INRatio Recall Lawsuit

Alere INRatio and INRatio2 Monitoring Systems recalled for incorrect low results that could cause life-threatening bleeding events.

Schmidt & Clark, LLP is No Longer Taking These Cases - If you feel that you may have a potential case, we urge you to contact another law firm adequately suited to handle your case.

The U.S. Food & Drug Administration (FDA) has announced a Class I Recall for Alere INRatio and INRatio2 Monitoring Systems after some of the devices were found to generate incorrect low results that could cause patients to adjust the dose and suffer life-threatening bleeding events.


Update: Alere Seeks Dismissal of INRatio Class Action Lawsuit

March 21, 2017 – Alere Inc. is seeking dismissal of a class action lawsuit alleging that it misled consumers by knowingly selling inaccurate home blood coagulation tests. Plaintiffs claim that the INRatio PT/INR monitoring system often provided “significantly inaccurate results” and exposed users to risks caused by inaccurate warfarin dosing.

What is the Alere INRatio Monitor?

The International Normalization Ratio (INR) is used to monitor blood coagulation and adjust blood-thinning medications like warfarin. If a patient’s INR is too low, they may be at risk of developing blood clots or suffering a stroke. Conversely, if the INR level is too high, the patient may be at an increased risk of life-threatening bleeding events.

The Alere INRatio and INRatio2 systems and test strips are used by patients to monitor their INR levels while taking a blood thinner. Because the INR level is critical to a patient’s health, it is extremely important that the monitoring system function accurately at all times.

Which Products are Affected?

The July 12 recall affects the following products:

  • Alere INRatio2 PT/INR Professional Monitoring System (55128A)
  • Alere INRatio2 PT/INR Home Monitoring System (0200432)
  • Alere INRatio2 Replacement Monitor (Home) (0200457)
  • Alere INRatio2 PT/INR Professional Testing System (0200431)
  • Alere INRatio/INRatio2 PT/INR Test Strips (99007EU, 99007G1, 99007G3,99007G5, 99007G7, 99008EU, 99008G1, 99008G3, 99008G5,99008G7)
  • Alere INRatio PT/INR System Professional (0100004)
  • Alere INRatio Prothrombin Time (PT) Monitoring System (0100007)
  • Alere INRatio Replacement Monitor (0100137)
  • Alere INRatio PT/INR Test Strips (0100071, 0100139)

2014 FDA Warning

In December 2014, FDA issued a Safety Alert stating that patients with certain medical conditions should not use its PT/INR monitoring systems. Alere reported these issues to the FDA and made software enhancements to the system.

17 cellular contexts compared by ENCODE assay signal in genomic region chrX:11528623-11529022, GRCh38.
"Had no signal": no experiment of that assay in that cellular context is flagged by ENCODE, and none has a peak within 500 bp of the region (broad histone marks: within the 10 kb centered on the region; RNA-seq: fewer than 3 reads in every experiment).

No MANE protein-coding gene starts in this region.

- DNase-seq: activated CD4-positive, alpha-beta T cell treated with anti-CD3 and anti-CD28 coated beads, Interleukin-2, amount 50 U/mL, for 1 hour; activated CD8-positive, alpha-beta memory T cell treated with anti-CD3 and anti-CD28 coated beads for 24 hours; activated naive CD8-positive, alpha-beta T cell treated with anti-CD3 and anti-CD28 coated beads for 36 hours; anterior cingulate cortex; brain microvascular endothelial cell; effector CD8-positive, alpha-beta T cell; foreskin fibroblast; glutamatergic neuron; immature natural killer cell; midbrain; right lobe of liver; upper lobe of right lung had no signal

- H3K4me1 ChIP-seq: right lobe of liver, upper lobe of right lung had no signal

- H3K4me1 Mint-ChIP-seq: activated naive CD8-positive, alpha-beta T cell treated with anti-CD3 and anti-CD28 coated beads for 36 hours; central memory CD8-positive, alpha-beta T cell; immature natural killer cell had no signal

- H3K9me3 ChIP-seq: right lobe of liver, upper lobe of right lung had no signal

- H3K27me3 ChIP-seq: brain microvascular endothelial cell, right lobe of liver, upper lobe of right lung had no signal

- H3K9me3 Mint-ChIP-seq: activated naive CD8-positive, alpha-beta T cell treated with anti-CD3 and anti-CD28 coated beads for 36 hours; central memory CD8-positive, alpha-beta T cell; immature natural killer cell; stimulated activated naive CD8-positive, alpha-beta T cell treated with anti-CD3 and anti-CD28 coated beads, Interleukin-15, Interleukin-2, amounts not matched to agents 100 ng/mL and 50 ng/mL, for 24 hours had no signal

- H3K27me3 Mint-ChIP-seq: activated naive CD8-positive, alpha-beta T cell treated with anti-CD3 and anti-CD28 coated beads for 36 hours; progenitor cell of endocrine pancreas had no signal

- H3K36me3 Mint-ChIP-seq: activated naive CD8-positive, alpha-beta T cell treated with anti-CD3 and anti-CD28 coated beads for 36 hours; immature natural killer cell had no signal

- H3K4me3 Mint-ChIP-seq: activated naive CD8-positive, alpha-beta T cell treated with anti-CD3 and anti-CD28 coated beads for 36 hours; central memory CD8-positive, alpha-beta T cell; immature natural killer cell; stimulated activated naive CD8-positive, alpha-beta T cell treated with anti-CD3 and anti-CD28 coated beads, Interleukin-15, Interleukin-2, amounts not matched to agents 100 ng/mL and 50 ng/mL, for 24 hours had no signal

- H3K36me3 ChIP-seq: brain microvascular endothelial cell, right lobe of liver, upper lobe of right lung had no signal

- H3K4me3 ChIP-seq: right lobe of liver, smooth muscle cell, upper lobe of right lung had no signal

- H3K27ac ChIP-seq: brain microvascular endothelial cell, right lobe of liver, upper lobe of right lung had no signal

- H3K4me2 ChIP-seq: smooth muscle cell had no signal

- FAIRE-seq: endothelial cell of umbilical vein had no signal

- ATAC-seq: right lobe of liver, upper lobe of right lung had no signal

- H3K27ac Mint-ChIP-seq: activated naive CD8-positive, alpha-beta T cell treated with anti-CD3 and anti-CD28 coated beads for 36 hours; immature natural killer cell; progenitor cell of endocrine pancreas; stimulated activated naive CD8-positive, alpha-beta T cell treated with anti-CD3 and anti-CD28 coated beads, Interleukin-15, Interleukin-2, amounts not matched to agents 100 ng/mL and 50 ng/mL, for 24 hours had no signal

“Although Alere is confident that the software enhancements it developed and submitted to the FDA at the end of 2015 effectively address this issue, the FDA notified the company that it believes the company’s studies do not adequately demonstrate the effectiveness of the software modification and advised Alere to submit a proposed plan to voluntarily remove the INRatio device from the market,” FDA said.

Problems with INRatio PT/INR Monitor Go Back Years

Although it may appear that inaccurate test results with the INRatio monitor have just surfaced within the last several years, the FDA actually first warned about the problem more than a decade ago. In May 2005, the agency uncovered serious problems during an investigation of San Jose, CA.-based biotechnology firm Hemosense, the company that originally developed and marketed the INRatio system before it was acquired by Inverness Medical Innovations in 2007 (Inverness changed its name to Alere in 2010). FDA determined that HemoSense had failed to report serious injuries linked to INRatio monitors and test strips.

FDA Recommendation

FDA is advising patients who use an INRatio Monitoring System to consult their physician immediately about transitioning to an alternative method of PT/INR testing, such as a point-of-care (POC) monitoring system made by a different company or a plasma-based INR method. Additionally, patients should follow the precautions and recommendations found in the Dec. 2014 Medical Device Correction Notification and current product insert labeling (PDF).

BMJ Report Questions ROCKET-AF Clinical Trial Results

October 19, 2016 – A new report from The BMJ suggests that Janssen and Bayer knew about problems with INRatio monitors and test strips used during the Rocket AF clinical trial, which was used to approve the blood-thinner drug Xarelto (generic: rivaroxaban). The trial concluded that Xarelto had no significant difference in regards to the bleeding risk compared to warfarin, but did link warfarin to an increased risk for fatal bleeding in the brain (cerebral hemorrhage). However, if patients were exposed to unnecessarily higher doses of warfarin due to faulty data from an INRatio monitor, results of the study could be skewed, making Xarelto appear safer than it actually is.

Class Action Alleges INRatio Monitors, Test Strips are Defective

A class action lawsuit has been filed against Alere in California federal court on behalf of 2 people who allegedly had strokes after reducing the dosage of their blood-thinner medications based on the results of their INRatio testing kit. Plaintiffs filed the suit on behalf of themselves and a class of consumers who purchased INRatio PT/INR Monitors, INRatio TP/INR Test Strips, INRatio2 PT/INR Monitors and INRatio2 PT/INR Test Strips. The class action is: Dina Andren, et al. v. Alere Inc., et al., Case No. 16-cv-01255-GPC-NLS, in the U.S. District Court for the Southern District of California.


Awards & recognition